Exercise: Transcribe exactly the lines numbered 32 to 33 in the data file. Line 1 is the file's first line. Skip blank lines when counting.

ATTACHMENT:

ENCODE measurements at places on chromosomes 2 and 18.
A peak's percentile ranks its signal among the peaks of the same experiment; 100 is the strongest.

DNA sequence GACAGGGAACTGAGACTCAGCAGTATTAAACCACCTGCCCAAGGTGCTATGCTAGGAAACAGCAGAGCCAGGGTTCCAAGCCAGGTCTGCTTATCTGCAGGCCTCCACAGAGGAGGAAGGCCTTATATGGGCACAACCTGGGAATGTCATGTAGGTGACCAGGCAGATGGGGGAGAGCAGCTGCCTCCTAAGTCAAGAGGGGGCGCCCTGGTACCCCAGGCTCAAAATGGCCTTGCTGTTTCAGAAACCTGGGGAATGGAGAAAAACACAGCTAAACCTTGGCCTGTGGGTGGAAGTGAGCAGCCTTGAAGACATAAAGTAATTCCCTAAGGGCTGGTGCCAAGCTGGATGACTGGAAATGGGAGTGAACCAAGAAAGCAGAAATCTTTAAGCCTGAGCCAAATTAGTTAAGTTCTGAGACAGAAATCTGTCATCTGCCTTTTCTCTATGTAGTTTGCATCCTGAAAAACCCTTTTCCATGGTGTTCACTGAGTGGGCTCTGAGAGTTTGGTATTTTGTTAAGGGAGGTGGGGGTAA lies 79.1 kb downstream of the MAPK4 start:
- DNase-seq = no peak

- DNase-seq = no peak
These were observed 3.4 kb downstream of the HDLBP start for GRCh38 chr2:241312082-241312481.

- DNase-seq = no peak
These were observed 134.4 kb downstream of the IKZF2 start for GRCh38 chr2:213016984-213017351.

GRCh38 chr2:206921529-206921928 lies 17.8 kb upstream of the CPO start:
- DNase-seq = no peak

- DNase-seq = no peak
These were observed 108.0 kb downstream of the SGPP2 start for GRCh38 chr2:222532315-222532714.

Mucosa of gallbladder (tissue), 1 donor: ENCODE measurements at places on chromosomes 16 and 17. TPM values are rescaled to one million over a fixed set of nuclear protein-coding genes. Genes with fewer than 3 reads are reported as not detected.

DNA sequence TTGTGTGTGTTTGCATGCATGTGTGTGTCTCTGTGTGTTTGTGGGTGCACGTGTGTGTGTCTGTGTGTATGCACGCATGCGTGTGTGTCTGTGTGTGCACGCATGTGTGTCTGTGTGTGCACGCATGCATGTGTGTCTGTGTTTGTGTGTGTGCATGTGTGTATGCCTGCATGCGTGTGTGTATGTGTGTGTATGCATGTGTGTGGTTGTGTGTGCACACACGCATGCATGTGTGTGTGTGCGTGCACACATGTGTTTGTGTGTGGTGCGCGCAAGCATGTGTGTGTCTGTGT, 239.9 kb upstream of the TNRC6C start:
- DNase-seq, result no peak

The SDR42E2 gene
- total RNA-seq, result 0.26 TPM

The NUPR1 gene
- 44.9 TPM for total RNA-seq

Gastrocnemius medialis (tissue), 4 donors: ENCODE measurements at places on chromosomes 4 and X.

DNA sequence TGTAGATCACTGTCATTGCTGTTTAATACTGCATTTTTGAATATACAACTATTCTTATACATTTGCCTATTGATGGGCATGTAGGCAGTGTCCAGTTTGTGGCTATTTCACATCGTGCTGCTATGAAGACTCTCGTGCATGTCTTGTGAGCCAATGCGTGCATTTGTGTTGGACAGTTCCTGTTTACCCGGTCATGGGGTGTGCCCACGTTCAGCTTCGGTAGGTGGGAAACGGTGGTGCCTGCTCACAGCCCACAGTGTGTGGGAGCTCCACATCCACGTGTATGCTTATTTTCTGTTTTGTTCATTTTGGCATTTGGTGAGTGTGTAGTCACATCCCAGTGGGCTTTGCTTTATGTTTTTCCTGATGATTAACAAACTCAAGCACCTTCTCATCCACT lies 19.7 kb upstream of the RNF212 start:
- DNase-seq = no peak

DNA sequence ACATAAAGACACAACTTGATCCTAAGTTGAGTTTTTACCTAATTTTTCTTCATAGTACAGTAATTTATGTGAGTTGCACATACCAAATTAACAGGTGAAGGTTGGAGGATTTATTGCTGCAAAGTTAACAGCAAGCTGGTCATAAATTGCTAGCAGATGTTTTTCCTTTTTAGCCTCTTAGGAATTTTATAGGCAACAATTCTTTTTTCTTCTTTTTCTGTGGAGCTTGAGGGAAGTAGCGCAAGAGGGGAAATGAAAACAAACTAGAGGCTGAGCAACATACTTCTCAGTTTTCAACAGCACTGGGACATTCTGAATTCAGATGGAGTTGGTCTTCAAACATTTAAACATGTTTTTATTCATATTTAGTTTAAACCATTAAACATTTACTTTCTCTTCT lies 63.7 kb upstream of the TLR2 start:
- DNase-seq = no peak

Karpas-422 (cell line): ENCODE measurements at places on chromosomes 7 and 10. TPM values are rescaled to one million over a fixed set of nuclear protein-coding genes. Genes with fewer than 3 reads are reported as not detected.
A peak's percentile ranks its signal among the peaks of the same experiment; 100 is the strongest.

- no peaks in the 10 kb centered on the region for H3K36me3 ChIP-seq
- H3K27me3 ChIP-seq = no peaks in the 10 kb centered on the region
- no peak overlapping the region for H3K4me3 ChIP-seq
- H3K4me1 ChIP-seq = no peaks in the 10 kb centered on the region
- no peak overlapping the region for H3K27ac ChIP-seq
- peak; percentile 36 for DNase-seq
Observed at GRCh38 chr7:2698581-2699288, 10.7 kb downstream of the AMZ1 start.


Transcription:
- peak; percentile 36 for DNase-seq
Observed at GRCh38 chr7:2698581-2699288, 10.7 kb downstream of the AMZ1 start.